Decision : Closed after initial enquiries
Decision date : 03 Jul 2019
The Ombudsman's final decision:
Summary: The Ombudsman will not investigate Ms X’s complaint about children services involvement with her children moving to another part of the country. This happened in November 2017 and there are no compelling reasons why the late complaint rule should not apply.
- The complainant, whom I shall call Ms X, says the Council should not have moved her children to another part of the country.
The Ombudsman’s role and powers
- We cannot investigate late complaints unless we decide there are good reasons. Late complaints are when someone takes more than 12 months to complain to us about something a council has done. (Local Government Act 1974, sections 26B and 34D, as amended)
How I considered this complaint
- I considered the information Ms X provided with her complaint and the Council’s reply to her which it provided. Ms X had an opportunity to comment on a draft version of this decision.
What I found
- Ms X says that in November 2017 two of her children, then aged 14, were removed from her care and taken to live with her ex-partner, Mr Y, who is not the children’s father, in another part of the country. She says she applied in 2018 to Court for an order that the children be returned to her care. She says she withdrew that application as at the time she did not want to disrupt the children’s education.
- Ms X says one of the children returned to her care in September 2018 but the other remains with Mr Y. Ms X complained to the Council in February 2019. She asked the Council to review its reply at Stage Two of its complaints’ procedure, but in April 2019 it refused. She then complained to the Ombudsman.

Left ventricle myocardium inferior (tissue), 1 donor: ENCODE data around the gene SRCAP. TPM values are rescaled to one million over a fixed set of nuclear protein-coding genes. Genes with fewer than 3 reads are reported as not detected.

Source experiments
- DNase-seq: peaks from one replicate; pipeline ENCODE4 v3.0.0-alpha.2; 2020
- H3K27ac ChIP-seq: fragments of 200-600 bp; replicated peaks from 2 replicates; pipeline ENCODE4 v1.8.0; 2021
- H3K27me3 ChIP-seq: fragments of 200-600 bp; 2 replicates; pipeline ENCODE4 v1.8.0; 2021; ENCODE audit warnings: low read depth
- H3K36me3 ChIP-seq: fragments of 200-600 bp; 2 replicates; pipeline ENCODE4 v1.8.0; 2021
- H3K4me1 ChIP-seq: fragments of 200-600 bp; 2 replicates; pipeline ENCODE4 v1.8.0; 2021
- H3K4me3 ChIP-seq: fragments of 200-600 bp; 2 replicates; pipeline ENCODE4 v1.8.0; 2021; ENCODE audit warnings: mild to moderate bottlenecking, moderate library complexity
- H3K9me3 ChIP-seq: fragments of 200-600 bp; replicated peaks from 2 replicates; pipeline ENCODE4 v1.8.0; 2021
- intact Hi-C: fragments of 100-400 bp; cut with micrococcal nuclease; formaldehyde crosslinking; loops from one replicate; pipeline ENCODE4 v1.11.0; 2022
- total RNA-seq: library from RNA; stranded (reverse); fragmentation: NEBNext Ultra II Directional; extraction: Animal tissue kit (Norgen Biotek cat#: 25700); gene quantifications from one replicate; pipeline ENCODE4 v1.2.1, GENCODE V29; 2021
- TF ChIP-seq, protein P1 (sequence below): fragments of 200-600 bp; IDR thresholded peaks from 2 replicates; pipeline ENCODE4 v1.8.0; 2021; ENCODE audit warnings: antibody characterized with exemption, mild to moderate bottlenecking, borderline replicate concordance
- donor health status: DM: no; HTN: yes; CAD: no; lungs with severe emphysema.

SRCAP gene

- The Council says because of concerns about Ms X’s ability to care for her children, it held a multi agency child protection conference in July 2017. The children moved to Mr Y’s, following an incident, for their own safety. It says the case transferred to the Council in which Mr Y lives in November 2017.
- Ms X says she did not complain until February 2019 because she had suffered a breakdown after the children left her care.
- We cannot investigate events known to Ms X for more than 12 months without compelling reasons. Here the reason Ms X gives for delaying in complaining is not strong enough to cover the period November 2017 to February 2019. In reaching this view, I have taken into account:
- that she was able to apply to Court during that period;
- one child returned to her care and she was able to care for them;
- Ms X has made it clear that she is not complaining about the Council where Mr Y lives, but only about the children’s move to that area in November 2017;
- At any point from November 2017 onwards Ms X could have applied to Court for an order the children return to her care if she believed they should not be living with Mr Y and
- We could not order Mr Y to return the child still living with him to Ms X.
- The Ombudsman will not investigate this complaint. This is because there are no reasons compelling enough to not apply the late complaint rule.
Investigator's decision on behalf of the Ombudsman